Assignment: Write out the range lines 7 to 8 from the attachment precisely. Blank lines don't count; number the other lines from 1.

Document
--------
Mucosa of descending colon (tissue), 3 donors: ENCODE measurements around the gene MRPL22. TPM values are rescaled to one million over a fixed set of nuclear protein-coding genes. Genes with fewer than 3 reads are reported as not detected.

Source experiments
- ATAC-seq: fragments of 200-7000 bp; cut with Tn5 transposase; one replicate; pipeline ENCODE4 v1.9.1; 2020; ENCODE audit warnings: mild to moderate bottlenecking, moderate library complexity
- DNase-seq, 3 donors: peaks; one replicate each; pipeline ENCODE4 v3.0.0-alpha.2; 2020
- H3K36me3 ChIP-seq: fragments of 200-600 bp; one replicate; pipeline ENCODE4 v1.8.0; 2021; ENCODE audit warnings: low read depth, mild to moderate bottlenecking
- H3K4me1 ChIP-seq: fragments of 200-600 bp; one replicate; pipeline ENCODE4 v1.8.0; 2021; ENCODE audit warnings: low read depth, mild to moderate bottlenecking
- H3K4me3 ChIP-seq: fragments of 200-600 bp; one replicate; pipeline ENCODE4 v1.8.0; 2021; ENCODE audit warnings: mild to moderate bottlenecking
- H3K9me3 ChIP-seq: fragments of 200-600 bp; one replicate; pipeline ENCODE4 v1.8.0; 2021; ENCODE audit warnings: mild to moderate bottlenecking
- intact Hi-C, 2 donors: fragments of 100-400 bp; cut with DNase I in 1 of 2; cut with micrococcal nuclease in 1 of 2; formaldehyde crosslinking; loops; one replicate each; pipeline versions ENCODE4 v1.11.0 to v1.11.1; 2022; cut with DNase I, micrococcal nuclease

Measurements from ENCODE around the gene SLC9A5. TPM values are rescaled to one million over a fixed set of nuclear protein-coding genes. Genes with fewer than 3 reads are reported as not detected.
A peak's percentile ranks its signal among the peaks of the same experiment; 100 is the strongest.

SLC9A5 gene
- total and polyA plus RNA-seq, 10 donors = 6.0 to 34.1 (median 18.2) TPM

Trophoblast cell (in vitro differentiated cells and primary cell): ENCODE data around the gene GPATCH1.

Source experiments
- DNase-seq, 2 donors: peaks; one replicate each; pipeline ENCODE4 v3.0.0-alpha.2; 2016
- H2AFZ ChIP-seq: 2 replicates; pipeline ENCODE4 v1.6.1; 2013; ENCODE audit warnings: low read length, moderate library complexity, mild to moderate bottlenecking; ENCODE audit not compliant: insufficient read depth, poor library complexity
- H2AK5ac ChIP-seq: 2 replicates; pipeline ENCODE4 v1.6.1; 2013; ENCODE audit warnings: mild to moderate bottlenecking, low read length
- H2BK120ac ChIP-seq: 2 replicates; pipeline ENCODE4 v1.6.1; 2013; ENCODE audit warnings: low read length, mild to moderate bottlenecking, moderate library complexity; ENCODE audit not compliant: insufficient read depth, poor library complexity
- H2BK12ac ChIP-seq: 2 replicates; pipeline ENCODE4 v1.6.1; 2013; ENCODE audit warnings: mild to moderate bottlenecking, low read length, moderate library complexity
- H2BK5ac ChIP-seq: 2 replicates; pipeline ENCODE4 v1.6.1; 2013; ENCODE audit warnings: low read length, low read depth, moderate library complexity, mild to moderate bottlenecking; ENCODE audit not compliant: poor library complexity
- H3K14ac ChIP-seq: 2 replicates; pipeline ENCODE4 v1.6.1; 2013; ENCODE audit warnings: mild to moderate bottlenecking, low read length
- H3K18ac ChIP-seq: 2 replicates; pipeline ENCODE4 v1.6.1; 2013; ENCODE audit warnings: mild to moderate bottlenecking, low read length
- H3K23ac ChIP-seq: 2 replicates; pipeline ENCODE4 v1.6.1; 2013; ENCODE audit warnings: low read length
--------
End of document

- H3K4me3 ChIP-seq: fragments of 200-600 bp; one replicate; pipeline ENCODE4 v1.8.0; 2021; ENCODE audit warnings: mild to moderate bottlenecking
- H3K9me3 ChIP-seq: fragments of 200-600 bp; one replicate; pipeline ENCODE4 v1.8.0; 2021; ENCODE audit warnings: mild to moderate bottlenecking